Deverel gave a quick nod of his head. "Keep some coin for yourself, then double the usual amount and furlough the staff until the end of the holiday."
"I don't understand, my lord."
"Close the house and send everyone home for the duration. Let them display their greenery and candles and light Yule logs elsewhere. The staff cannot be disappointed by the lack of greenery and candles or puddings and cakes and punch and sweetmeats if I supply them with paid leave to celebrate somewhere other than Coventry Court." Having already sent his valet, Kennedy, to the Lake District for his annual holiday, Deverel did his best to convince his butler and the rest of the staff to do likewise. "Surely, you and Mrs. Trent and Cook would appreciate some time off." Deverel named the two other primary members of his household, the housekeeper and cook.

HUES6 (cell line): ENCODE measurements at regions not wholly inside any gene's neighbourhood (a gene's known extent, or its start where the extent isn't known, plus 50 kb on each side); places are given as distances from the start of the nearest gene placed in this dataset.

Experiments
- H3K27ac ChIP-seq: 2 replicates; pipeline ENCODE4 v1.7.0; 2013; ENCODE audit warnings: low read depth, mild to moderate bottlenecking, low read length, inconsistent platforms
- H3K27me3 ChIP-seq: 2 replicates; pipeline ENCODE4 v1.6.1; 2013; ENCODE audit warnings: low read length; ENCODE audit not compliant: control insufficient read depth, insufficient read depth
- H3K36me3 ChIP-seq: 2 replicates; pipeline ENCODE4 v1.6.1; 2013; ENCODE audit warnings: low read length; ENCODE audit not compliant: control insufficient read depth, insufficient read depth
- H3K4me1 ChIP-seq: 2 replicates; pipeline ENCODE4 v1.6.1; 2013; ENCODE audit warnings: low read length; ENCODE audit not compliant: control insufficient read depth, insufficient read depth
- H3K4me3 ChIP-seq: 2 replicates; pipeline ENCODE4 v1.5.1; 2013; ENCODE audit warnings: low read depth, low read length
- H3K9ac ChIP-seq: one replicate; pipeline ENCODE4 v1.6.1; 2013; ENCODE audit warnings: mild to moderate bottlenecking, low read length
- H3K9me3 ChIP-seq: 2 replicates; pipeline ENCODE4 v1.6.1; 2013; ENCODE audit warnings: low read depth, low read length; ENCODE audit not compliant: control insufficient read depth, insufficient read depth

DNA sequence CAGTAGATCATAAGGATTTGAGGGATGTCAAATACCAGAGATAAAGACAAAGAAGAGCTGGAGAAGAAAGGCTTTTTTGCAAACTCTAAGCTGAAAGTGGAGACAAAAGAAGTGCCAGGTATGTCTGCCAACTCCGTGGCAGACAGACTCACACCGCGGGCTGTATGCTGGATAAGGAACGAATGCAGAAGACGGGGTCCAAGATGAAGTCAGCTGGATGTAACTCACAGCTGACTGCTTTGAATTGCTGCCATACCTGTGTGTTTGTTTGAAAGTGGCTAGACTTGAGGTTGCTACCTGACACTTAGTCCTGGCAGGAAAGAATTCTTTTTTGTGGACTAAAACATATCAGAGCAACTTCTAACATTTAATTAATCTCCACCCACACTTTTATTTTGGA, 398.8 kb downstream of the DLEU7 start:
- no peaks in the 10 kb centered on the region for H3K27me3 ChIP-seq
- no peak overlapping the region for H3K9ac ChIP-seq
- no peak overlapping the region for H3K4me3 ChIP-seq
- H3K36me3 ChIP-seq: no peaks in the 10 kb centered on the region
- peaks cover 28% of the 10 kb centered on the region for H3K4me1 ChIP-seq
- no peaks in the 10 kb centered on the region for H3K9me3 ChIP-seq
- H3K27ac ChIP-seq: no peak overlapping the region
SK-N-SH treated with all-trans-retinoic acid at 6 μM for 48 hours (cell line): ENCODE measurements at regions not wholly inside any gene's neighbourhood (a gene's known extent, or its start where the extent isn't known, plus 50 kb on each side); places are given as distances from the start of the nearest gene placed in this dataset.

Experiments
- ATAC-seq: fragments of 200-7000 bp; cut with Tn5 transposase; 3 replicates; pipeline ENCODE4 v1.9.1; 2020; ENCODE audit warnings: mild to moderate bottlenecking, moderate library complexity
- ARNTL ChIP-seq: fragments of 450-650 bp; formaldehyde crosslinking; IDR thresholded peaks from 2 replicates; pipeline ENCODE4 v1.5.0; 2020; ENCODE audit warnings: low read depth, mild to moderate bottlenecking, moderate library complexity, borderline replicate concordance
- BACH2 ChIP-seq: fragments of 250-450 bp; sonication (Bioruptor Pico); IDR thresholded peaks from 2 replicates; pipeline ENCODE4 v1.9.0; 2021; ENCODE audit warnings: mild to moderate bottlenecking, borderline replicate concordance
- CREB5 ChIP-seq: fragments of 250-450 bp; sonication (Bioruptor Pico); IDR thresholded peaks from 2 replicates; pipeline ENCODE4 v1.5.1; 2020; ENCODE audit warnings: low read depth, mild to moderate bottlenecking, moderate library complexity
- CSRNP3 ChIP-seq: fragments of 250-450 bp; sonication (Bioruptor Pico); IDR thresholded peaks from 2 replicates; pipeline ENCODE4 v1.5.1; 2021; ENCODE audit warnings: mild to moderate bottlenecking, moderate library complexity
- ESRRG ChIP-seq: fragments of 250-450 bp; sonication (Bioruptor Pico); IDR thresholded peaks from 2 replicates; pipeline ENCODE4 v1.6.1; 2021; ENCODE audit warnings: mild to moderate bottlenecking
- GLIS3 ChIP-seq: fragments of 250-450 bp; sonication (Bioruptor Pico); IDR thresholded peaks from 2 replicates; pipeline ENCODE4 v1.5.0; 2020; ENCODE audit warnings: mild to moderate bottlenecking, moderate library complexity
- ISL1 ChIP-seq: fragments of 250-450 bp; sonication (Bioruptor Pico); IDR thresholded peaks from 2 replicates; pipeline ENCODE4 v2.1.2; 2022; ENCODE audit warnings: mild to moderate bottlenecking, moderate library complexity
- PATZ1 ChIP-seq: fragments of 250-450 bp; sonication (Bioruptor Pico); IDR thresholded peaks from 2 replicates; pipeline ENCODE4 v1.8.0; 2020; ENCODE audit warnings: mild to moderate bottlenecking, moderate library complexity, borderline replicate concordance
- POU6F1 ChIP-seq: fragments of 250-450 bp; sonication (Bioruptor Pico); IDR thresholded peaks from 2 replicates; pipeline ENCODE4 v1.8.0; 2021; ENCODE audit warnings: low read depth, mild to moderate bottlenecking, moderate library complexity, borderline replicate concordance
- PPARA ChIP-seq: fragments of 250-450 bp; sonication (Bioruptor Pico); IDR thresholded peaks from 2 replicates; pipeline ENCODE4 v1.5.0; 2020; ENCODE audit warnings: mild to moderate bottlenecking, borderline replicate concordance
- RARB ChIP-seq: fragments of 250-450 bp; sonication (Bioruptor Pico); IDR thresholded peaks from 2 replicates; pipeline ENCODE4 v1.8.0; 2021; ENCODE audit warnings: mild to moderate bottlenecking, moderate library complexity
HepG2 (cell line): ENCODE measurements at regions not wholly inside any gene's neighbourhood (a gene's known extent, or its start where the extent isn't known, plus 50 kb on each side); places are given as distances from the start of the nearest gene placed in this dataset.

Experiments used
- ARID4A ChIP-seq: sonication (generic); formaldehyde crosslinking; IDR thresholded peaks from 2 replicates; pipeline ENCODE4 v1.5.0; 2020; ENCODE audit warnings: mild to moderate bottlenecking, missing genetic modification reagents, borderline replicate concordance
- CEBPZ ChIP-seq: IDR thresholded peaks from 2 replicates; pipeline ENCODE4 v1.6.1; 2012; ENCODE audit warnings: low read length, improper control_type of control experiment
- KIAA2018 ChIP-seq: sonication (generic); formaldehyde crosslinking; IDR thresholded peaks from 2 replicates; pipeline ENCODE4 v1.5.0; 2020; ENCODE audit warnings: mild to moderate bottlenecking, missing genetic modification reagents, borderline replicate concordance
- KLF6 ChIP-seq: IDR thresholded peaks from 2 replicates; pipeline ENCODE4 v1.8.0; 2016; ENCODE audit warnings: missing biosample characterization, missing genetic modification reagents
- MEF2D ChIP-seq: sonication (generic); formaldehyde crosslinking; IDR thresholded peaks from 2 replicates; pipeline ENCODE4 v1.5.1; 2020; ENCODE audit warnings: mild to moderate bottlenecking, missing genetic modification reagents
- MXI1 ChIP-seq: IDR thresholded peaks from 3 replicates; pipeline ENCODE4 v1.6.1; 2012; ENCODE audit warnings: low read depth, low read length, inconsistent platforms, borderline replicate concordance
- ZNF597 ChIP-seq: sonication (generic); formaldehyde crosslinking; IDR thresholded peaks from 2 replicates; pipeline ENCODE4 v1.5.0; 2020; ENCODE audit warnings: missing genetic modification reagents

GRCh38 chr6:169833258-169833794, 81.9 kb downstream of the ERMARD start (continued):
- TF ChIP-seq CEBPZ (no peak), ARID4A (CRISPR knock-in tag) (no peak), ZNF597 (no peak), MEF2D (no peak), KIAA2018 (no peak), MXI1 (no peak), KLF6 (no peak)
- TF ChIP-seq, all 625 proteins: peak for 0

"Of course, my lord. I have a brother in Cornwall I've been meaning to visit, and just the other day, Mrs. Trent remarked that she would enjoy seeing her daughter and grandchildren in Brighton. And Cook has a sister in the next village..."
Seton might have rambled on, but Deverel interrupted. "Then it's settled."
Seton frowned. "But, my lord, what about you? What will you do for help during the holidays?"
"Don't worry about me." Deverel shot his butler a wicked grin. "I've a standing appointment to keep at a certain house in London, and Kennedy's already packed my bags."